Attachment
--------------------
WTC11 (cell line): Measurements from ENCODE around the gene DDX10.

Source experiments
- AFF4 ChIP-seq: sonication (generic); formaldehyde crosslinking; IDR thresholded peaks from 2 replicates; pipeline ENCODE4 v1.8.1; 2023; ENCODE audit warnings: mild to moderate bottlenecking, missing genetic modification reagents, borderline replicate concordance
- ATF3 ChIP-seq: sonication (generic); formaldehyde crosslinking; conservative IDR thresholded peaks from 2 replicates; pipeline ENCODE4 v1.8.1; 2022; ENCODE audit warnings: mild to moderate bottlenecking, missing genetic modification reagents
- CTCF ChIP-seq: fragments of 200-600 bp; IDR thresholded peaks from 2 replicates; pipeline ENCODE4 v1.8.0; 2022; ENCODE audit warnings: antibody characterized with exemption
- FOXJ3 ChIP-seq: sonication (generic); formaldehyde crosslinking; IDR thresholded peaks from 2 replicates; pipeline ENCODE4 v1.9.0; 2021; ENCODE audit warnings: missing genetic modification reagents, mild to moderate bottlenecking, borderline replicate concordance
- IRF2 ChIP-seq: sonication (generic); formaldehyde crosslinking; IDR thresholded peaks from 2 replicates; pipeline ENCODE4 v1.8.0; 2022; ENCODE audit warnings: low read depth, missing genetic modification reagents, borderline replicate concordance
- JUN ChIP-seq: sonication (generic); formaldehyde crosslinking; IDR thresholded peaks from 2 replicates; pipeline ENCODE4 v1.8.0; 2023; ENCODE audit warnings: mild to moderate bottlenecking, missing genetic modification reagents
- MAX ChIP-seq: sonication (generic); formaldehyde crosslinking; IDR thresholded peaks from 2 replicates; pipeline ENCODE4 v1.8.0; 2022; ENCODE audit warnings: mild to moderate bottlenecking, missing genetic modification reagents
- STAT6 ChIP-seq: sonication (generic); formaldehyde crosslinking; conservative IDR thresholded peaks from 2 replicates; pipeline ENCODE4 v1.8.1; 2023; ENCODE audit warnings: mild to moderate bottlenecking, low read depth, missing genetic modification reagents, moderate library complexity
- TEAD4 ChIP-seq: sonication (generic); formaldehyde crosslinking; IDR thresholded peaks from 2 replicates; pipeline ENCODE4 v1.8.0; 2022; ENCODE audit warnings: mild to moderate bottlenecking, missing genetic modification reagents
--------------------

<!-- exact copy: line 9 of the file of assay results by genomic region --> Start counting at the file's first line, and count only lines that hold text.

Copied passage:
- MAX ChIP-seq: sonication (generic); formaldehyde crosslinking; IDR thresholded peaks from 2 replicates; pipeline ENCODE4 v1.8.0; 2022; ENCODE audit warnings: mild to moderate bottlenecking, missing genetic modification reagents